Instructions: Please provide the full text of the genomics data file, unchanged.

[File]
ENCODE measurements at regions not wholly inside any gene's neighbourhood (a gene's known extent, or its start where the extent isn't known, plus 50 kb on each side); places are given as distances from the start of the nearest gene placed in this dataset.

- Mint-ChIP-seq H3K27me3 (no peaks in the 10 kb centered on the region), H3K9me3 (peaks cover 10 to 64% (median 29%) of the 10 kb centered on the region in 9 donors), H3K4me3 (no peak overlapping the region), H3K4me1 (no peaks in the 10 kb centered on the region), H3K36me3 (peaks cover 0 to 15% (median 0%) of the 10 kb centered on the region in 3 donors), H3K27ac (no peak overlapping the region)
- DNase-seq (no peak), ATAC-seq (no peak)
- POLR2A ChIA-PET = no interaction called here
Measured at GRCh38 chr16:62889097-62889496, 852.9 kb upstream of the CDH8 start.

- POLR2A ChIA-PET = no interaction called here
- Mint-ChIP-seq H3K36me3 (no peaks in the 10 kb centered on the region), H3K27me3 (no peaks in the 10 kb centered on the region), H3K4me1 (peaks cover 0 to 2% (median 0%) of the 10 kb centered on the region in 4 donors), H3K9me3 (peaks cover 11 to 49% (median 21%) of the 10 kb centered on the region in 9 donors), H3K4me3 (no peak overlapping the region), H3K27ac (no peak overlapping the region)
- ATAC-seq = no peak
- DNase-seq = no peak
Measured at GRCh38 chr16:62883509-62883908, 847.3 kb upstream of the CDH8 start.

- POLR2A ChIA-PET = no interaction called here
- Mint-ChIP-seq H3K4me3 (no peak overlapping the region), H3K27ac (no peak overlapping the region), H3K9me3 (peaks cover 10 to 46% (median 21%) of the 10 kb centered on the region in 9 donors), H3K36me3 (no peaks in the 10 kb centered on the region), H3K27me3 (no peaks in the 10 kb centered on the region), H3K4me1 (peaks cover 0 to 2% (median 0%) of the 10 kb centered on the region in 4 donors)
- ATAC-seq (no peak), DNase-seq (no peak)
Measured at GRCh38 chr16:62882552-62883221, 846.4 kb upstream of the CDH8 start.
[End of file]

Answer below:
ENCODE measurements at regions not wholly inside any gene's neighbourhood (a gene's known extent, or its start where the extent isn't known, plus 50 kb on each side); places are given as distances from the start of the nearest gene placed in this dataset.

- Mint-ChIP-seq H3K27me3 (no peaks in the 10 kb centered on the region), H3K9me3 (peaks cover 10 to 64% (median 29%) of the 10 kb centered on the region in 9 donors), H3K4me3 (no peak overlapping the region), H3K4me1 (no peaks in the 10 kb centered on the region), H3K36me3 (peaks cover 0 to 15% (median 0%) of the 10 kb centered on the region in 3 donors), H3K27ac (no peak overlapping the region)
- DNase-seq (no peak), ATAC-seq (no peak)
- POLR2A ChIA-PET = no interaction called here
Measured at GRCh38 chr16:62889097-62889496, 852.9 kb upstream of the CDH8 start.

- POLR2A ChIA-PET = no interaction called here
- Mint-ChIP-seq H3K36me3 (no peaks in the 10 kb centered on the region), H3K27me3 (no peaks in the 10 kb centered on the region), H3K4me1 (peaks cover 0 to 2% (median 0%) of the 10 kb centered on the region in 4 donors), H3K9me3 (peaks cover 11 to 49% (median 21%) of the 10 kb centered on the region in 9 donors), H3K4me3 (no peak overlapping the region), H3K27ac (no peak overlapping the region)
- ATAC-seq = no peak
- DNase-seq = no peak
Measured at GRCh38 chr16:62883509-62883908, 847.3 kb upstream of the CDH8 start.

- POLR2A ChIA-PET = no interaction called here
- Mint-ChIP-seq H3K4me3 (no peak overlapping the region), H3K27ac (no peak overlapping the region), H3K9me3 (peaks cover 10 to 46% (median 21%) of the 10 kb centered on the region in 9 donors), H3K36me3 (no peaks in the 10 kb centered on the region), H3K27me3 (no peaks in the 10 kb centered on the region), H3K4me1 (peaks cover 0 to 2% (median 0%) of the 10 kb centered on the region in 4 donors)
- ATAC-seq (no peak), DNase-seq (no peak)
Measured at GRCh38 chr16:62882552-62883221, 846.4 kb upstream of the CDH8 start.